They don't want to hear what you think, they really don't.

What they want is entertaining radio filled with opinions that get people cross and make them call some more. The full switch-board on a phone in isn't because they have asked an interesting question it's because they've asked an easy question.

So where do you come in?

Where does your business fit in with this vast swathe of lunacy?

Well, here's the thing, after a few weeks producing a phone in programme you yearn for a normal caller; a caller who doesn't have flecks of foam at the corner of their mouth. So when you receive a call from a business person who is measured and intelligent, who can use the right "journalist whispering" language, the heart beat quickens and you really want them to go on air and explain it for all the crazies out there.

The great thing for the business is that you get more exposure, you get the name out to a possible audience of hundreds of thousands and you are remembered by the producer... then the next time they need a business person who can talk fluently they know who to call.

For more on "Journalist Whispering" Join the seminar.

£55 per person including VAT (£44 excluding)
09.30 - 12.30, Thursday the 15th of March.
Gloucestershire Enterprise Training Centre, Twigworth Court Business Centre, Twigworth. GL2 9PG

Email for more detail via

Friday, 3 February 2012

Expert Help for Small Business

There are some things that small businesses need to do... and they do them, and there are some things that small businesses need to do but they don't. Often it's because they fall outside the field of experience, some times it's just the feeling that, well, it's all a bit difficult and scary.

PR is one of these things. There are hundreds of businesses that are watching competitors grow because they have been in the paper, they were on the radio or there was that bit about [insert business your type here] and they interviewed [insert name of your competitor here] on the 6 o'clock news. How did they get there?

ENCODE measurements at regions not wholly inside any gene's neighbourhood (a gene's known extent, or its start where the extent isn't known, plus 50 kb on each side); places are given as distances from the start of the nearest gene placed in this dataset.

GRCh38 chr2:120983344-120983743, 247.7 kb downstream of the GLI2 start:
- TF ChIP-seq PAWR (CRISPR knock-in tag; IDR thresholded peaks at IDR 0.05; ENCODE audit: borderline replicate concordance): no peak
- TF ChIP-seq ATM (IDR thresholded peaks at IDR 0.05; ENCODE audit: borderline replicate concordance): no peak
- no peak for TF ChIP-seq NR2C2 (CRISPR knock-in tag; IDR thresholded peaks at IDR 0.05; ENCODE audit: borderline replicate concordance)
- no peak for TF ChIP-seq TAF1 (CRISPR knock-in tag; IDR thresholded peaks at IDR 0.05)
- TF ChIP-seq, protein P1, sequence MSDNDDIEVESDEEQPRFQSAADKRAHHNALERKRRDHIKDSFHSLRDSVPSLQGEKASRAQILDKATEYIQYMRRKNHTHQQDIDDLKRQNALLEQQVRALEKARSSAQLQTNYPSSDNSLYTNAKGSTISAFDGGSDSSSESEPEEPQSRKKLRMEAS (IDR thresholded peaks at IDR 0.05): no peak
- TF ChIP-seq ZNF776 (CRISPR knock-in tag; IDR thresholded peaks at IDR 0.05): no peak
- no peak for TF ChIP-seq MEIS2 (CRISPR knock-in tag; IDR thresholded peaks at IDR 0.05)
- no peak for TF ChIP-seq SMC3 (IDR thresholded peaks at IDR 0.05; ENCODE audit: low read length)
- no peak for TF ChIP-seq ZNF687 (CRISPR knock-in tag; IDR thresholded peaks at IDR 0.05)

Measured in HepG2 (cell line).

There are ways that any business, big or small can get into the conventional media.

1) Know how journalists think.
Journalism is a miss-understood profession. The things that drive journalists are far simpler than the search for exclusives and exposes.

2) Know how Journalists work.
Disappointingly they don't all rush into news rooms with their trilby's on their heads shouting 'Hold the front page'.

3) Know how to take advantage of Journalists.
No, not like that...

4) Know where the sweet spot is.
This is something that I've realised over my 16 years of being in news rooms. There is a sweet spot for journalists and it all revolves around the idea of Effort going into a story, the Quality of the final story and the overall Feedback once that story has been published. Journalists may say that they are in it to tell the truth, but one of thier drivers is the praise that they get... like anyone else really.

So the best story for everyone is the one that takes all their effort becomes a great quality story that gets lots of praise; that is DIFFICULT, so let's put that to one side.

For the Journalist the PERFECT story is one that is great quality that gets praise and awards but takes little or no effort. I've witnessed a few of those in my time and it's brilliant for an organisation to achieve that. It is, however almost impossible to engineer that without the journalist pulling the plug with a sense of 'too good to be true... so it isn't'.

The everyday REALITY of journalistic life is that you really make an effort on a story, that turns out not to be as good as you thought, but you put it out anyway and no one really cares. Most of the TV, Radio, and News Paper content is stuff that was really good in the news meeting and then it became average when it came to publishing/broadcasting.

The sweet spot for most businesses sits at the end of this chart. It's the story that is HOPED FOR. It's the story that takes just enough effort for the journalist to feel happy that they have done a days work, it's good enough to be above average so the effort feels even better and it receives more positive feed back than expected (from audience, management & peers). It's a story that every business, with a little preparation can produce.

5) Get your timing right.
If what you want to say is said when they don't want to listen what's the point?

6) It's the way you tell 'em.
Frank Carson was right...

To help with all of this I'm holding a 3 hour seminar on the 15th of March at The Gloucestershire Enterprise Training Centre in Twigworth. There are a limited number of places available and we'll go through how you get great PR without writing a single press release. To book a place click here and email me, John Rockley. I'll send you more information and a booking form.

Take Advantage Of The Media (or PR without Press Releases for Small Business.)

Thursday 15th of March 2012. 9.30 to 12.30

£55 per person including VAT

Gloucestershire Enterprise Training Centre
Twigworth Court Business Centre,
Tewkesbury Road,